It's Football Season, So Time for Full-Contact Chili

It's Football Season, So Time for Full-Contact Chili
Photo by Flickr user ricko

Meat isn't always about the gourmet, you know. I mean, dry-aged prime steaks, grilled perfectly and served with a hearty beverage of your choice may be as close to a perfect way to spend some quality eating-time as I can think of, but it's not the only way to achieve the perfect meat moment.

Because as perfect as you can make that steak, as beautifully as you can present it, all juicy and tasty on a clean plate with a side of whatever, it's still just a steak. Sure, you may have made a sauce, you've cooked it just right, and it's a great cut of meat, but when it comes right down to it, there are clearly defined boundaries about what that piece of meat is that's sitting on your plate. And sometimes, well sometimes you need to color outside of the lines. Because cooking isn't always a tidy, civilized game of croquet; sometimes it's a muddy, exhausting, chaotic game of rugby.

Which brings me to chili.

Making chili is full-contact cooking. You've got to fully commit, be

willing to get filthy, accept potential injury. You have to be

flexible: recognize and go with your strong players, bench the weak.

You have to surrender yourself to the process and accept the results,

whatever they are, knowing that the game was well played. And you need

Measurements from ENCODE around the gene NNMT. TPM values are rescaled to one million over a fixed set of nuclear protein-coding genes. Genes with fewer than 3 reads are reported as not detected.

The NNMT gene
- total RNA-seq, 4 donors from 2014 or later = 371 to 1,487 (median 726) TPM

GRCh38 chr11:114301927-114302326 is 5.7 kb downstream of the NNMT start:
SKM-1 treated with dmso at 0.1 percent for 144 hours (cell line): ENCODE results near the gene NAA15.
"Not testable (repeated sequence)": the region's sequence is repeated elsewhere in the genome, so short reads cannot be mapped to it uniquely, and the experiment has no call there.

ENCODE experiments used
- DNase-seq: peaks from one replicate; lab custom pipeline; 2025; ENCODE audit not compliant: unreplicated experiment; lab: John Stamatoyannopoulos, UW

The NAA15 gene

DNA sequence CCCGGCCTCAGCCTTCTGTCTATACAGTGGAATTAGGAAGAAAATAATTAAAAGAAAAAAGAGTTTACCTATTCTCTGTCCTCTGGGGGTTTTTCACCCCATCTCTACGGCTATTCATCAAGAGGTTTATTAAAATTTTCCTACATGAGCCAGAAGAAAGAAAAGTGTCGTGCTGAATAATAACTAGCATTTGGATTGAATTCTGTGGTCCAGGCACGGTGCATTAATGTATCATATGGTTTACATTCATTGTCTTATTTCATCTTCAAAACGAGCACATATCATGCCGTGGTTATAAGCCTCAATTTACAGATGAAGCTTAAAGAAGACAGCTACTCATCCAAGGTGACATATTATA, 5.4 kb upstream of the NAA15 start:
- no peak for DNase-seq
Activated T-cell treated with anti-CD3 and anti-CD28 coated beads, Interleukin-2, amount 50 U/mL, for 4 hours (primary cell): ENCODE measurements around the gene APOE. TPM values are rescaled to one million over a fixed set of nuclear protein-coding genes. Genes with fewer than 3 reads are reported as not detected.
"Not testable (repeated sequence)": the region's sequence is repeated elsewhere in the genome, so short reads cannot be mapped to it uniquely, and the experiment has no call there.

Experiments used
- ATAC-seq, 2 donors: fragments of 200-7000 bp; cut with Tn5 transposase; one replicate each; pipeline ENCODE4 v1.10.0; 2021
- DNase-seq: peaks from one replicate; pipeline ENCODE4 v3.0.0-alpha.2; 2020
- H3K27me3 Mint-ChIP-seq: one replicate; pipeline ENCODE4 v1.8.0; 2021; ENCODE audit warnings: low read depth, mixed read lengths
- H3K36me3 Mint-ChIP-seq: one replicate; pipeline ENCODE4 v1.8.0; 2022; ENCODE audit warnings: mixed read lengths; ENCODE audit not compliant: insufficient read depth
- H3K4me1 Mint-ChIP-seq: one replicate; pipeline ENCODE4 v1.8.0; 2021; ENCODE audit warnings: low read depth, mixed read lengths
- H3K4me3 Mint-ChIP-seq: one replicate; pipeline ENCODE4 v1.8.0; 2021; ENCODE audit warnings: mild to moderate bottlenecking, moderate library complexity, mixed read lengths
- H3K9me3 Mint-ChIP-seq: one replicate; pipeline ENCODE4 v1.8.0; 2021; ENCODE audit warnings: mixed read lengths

to know when to stop using a crappy sports metaphor, which would be now.

But just what is chili, anyway? Miriam Webster defines it as "a thick

sauce of meat and chilies," which sounds bitchin' doesn't it? It's also

apparently a programming language based on Algol 60, which sounds

fairly inedible. The thing is, within that description (the meat and

chilies one, not the programming language one) there lie limitless

variations, endless creative possibilities, the potential for greatness

and disaster. Which is why I love it.

And there's another thing about chili that I love, too. Unlike steak, I

can cook a pot of it on Friday, eat bowls of it all weekend, and finish

Sunday night off with some nice Dutch ovens. In other words, it keeps

really well and I can shovel bucket loads of meat down my gullet at a

moments notice.

Like all arts, making chili is personal; there's no one right way to do

it. But really, that's the beauty of it, because when you find your own

way to a great vat of chili you will have achieved something that's

yours, and yours alone. And your friends and acquaintances shall come

unto thee, and they shall be laden with offerings of fresh jalapenos,

and microbrewed beers, and ground meats, and lo, they shall say unto

thee: "make unto us some chili," and you shall make unto them a chili

like nothing before gazed upon, and they shall bow before you, and they

shall do your bidding, and they shall annoint you chili god, and it

will be good.

Of course if you're just interested in making a tasty bowl of chili

with minimal personal investment, you can use someone else's fine

recipe. Here's a link to the

list of past world championship chili cook-off winners, any of which I'd

assume would be quite tasty. But I urge you to find your own path.